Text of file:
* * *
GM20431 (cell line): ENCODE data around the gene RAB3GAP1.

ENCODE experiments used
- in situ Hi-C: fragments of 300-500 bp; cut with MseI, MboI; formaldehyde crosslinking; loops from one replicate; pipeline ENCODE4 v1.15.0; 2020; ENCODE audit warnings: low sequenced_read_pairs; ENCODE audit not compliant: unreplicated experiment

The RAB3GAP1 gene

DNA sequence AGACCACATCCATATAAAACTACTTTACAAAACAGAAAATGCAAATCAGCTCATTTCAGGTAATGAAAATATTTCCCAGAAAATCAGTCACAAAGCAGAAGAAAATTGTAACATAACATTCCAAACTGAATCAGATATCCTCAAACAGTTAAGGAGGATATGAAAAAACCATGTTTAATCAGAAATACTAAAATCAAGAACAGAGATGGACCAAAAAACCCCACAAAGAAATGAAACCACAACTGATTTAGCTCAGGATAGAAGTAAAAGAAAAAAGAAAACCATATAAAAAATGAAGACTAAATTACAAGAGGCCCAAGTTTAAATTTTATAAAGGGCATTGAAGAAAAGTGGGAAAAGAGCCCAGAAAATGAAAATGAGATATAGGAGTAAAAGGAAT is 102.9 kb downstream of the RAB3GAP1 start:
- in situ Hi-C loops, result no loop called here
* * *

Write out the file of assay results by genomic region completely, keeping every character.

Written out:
GM20431 (cell line): ENCODE data around the gene RAB3GAP1.

ENCODE experiments used
- in situ Hi-C: fragments of 300-500 bp; cut with MseI, MboI; formaldehyde crosslinking; loops from one replicate; pipeline ENCODE4 v1.15.0; 2020; ENCODE audit warnings: low sequenced_read_pairs; ENCODE audit not compliant: unreplicated experiment

The RAB3GAP1 gene

DNA sequence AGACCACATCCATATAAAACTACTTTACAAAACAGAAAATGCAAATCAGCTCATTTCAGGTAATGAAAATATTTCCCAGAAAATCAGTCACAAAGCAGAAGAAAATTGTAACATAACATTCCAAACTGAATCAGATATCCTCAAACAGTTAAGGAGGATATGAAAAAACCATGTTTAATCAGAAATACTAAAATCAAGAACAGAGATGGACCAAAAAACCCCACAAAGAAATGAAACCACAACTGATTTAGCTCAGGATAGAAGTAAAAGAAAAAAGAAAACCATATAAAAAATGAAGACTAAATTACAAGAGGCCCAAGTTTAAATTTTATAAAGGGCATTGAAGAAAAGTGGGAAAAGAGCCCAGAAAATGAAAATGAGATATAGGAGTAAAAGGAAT is 102.9 kb downstream of the RAB3GAP1 start:
- in situ Hi-C loops, result no loop called here